As the mother of a six-year old and twin four-year olds, I discourage "potty talk." I squelch conversations about poop, pee and the giggles during these exchanges. But I'm breaking my own rules; it's time to get down and dirty and talk toilet.
First, let's think about what makes your toilet dirty, and no, this is not your opportunity to name names. Really, should the toilet get that dirty? Clean water flows after each flush, washing away everything you did to ruin the bathroom's air quality. Sometimes, you even flush twice. So why all the stains, water rings and to use the technical term, "ickiness"?
First, let's address the white elephant in the room. Toilets get dirty because they are the unlucky recipients of our bodies' waste products. Let's face it -- if you have children, those bodies are not very good at aiming! With both little and big boys, there's the urine "splash effect." And number one, we have Number Two -- this particular process leaves residue over time, especially if you have children, men and newspapers, digestive issues, or just a family bathroom getting a lot of daily traffic.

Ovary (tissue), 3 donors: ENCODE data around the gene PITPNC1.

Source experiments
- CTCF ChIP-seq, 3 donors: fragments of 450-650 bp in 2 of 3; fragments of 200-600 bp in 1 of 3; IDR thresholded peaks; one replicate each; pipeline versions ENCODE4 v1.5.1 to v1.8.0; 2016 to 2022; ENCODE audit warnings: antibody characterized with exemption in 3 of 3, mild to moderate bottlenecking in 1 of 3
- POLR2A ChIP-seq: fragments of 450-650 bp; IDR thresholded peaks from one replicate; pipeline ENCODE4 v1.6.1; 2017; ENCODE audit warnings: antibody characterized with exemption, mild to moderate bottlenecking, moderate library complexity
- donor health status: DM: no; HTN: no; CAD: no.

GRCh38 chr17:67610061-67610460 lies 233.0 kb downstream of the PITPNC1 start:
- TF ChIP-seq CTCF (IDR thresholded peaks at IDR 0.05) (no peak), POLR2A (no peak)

You're also fighting the elements. Many households have hard water, or water containing a high amount of dissolved minerals like calcium, copper and magnesium. These minerals separate out of the water as salt-like substances, and can leave a scaly buildup or dirty water rings in the toilet. Rust is another culprit that makes cleaning a challenge, thanks to high iron contents in hard water.
So, all those different stains require different cleaning methods. Since you're now of the edge of your seat -- or toilet seat -- with anticipation, read on to learn exactly what to do.